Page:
The Prodigy - Breathe (1996)
I'm not sure I could think of a song more anthemic to the era than this one.
A bit like Keith Flint's misappropriation as the lead-man behind Liam Howlett's The Prodigy, I could probably make a vague connection between this song's presence in the era, and my eventual purchase of a PSX in '97.
After doing the Master System and Genesis thing in the years prior, it was a logical progression to look forward to the Sega Saturn. It wasn't that I had anything against Nintendo, but with it's clunky handling and ugly red hues, it just stood to reason that the brand was the lesser option for spoon fed windowlickers. The 64 didn't show up until 1996, but like most Nintendo consoles that followed, it was fast a non-issue, worthy of note only for a small handful of familiar releases.
Familiarity was definitely a factor in this new age of console gaming, but what quickly became apparent was that this was unlike any generation before it. Genres that had previously been restricted to unfeasible dimensions exploded in ways only possible on machines that boasted 3D design across their line-up. Everything old was new again, and decisions now more than ever had to be made based on brand new available information.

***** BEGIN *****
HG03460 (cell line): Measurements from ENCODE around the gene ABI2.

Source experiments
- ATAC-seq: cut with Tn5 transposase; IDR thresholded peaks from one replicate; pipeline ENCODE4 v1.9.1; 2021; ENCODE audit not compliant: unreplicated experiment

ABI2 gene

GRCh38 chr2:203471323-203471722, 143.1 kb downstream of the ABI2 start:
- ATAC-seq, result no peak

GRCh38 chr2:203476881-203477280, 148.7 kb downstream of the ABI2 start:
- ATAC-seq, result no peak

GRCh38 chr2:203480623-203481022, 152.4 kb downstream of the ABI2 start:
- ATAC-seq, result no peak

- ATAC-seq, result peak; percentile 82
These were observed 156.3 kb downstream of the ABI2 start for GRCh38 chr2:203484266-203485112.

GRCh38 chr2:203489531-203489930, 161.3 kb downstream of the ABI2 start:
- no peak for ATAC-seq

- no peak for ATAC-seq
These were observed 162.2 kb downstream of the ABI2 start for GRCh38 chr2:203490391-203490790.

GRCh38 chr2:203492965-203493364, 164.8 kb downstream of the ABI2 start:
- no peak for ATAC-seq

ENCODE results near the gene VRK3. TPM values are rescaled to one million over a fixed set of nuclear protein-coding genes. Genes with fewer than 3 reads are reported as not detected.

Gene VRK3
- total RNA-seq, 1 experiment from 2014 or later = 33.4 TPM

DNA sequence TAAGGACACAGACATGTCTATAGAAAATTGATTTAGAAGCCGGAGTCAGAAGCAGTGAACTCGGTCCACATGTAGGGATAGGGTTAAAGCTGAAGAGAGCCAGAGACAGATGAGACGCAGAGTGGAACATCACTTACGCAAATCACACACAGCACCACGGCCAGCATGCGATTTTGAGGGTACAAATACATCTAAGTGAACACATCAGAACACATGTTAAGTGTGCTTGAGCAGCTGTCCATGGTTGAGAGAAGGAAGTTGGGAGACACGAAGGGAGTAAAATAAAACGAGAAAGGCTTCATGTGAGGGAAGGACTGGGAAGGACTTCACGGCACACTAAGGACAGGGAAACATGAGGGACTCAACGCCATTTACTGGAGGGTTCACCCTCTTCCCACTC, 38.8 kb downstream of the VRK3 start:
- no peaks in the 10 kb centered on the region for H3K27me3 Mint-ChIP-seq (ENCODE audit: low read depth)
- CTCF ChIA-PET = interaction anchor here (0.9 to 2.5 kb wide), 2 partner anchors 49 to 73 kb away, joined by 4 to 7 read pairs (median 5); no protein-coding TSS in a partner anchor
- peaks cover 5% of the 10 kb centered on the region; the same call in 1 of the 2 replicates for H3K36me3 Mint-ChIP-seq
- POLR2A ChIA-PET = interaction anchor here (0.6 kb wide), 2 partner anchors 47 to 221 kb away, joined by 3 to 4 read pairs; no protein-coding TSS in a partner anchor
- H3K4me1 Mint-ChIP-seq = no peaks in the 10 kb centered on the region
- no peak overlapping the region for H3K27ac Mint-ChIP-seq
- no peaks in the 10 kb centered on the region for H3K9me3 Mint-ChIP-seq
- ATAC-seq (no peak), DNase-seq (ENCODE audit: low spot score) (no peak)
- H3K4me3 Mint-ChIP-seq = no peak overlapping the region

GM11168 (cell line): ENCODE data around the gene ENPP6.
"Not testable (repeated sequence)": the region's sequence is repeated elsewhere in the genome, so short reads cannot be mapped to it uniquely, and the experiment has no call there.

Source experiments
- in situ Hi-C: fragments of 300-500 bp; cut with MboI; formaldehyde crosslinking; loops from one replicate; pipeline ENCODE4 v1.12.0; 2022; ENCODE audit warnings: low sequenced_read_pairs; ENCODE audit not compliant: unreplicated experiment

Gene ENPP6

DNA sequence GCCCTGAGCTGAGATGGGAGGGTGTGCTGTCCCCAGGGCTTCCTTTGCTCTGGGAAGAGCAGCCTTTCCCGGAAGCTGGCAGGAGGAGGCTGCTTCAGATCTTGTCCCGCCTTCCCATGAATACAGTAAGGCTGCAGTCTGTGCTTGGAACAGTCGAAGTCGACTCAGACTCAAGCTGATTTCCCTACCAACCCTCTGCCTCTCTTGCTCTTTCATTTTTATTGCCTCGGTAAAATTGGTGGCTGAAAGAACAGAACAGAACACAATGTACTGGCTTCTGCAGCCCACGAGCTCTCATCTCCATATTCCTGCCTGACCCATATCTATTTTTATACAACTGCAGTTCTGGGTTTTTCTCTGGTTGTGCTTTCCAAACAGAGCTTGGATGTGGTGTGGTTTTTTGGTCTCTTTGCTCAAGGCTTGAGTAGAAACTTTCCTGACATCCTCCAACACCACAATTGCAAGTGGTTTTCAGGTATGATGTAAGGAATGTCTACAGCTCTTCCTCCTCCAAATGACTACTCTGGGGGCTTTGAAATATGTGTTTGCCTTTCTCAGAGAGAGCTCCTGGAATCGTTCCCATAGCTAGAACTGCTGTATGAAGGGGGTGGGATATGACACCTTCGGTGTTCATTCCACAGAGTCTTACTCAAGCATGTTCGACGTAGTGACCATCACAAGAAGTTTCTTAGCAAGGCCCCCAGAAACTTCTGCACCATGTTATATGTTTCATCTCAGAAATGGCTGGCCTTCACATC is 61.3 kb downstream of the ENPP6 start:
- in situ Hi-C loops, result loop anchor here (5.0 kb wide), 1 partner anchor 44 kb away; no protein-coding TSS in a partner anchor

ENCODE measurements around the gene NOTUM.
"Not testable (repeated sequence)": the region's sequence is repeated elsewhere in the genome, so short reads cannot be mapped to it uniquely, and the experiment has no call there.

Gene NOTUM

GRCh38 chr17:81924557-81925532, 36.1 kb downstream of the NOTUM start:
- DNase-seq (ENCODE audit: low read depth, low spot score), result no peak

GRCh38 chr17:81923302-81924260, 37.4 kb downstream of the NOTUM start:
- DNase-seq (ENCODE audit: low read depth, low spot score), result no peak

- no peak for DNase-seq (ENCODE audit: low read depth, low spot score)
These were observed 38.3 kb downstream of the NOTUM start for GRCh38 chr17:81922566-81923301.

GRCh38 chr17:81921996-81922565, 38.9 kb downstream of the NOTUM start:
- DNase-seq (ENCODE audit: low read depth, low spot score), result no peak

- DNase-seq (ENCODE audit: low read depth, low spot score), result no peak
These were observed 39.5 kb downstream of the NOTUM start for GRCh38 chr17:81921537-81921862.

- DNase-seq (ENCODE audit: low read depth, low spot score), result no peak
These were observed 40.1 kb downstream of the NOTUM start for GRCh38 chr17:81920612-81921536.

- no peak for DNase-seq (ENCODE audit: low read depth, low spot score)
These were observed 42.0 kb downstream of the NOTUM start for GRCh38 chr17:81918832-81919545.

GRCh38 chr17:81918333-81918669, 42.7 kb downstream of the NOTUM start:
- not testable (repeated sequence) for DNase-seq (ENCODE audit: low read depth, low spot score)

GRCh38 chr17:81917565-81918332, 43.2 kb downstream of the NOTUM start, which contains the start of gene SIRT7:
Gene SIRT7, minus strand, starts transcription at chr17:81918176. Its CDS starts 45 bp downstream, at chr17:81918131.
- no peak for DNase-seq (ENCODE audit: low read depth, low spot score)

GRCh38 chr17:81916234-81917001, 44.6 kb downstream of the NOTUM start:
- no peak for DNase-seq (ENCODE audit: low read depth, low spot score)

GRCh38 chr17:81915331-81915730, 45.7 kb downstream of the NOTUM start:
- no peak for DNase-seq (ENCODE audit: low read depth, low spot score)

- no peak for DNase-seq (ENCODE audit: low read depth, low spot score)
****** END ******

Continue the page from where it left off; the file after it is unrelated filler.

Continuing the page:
Platformers and fighting games had been deal-makers in the 2D era, but as important as they still were, suddenly a good racing game had it's place. Never before on home consoles had the thrill of racing opponents in a match of speed and skill been so thrilling. The illusion of movement was transferred from scrolling backgrounds to realistically manoeuvring vehicles, and the results were electrifying. Wipeout -- a game I'll mention often -- played a major hand in veering a Virtua Eye for a Console Guy away from the Sega, over to the new challenger.
In those early days accessibility gave the PSX a slight edge, but as my world was changing in 1997, a new friend's enthusiasm for the Playstation made understanding it's range that much easier.
With the sounds of Breathe echoing throughout a period where all bets were off, the then upcoming sequel to Sony's combat racer, Twisted Metal, somehow emerged as one of several straws that broke the camel's back. It was as if the grungy BPM of Keith Flint and Prodigy were beating in time with the punk-clown symbol of Twisted Metal. The time for a decision had finally arrived and there was only one possible answer: Sony's "PSX" -- the Playstation.
Through the PSX came several years of enjoyment and exploration.
The Saturn faded into obscurity, and that PSX loving friend drifted into the post-Nirvana punk that permeated through the era, but our overlap was defined by the versatility and excitement of the Playstation. It was the race to the year 2000, when humanity was at it's most excited and ambitious. It was the culmination of video game theory and the troubleshooting execution of everything we had imagined. It was an exciting time. I miss it.
Original Post: http://www.1up.com/do/blogEntry?bId=8987663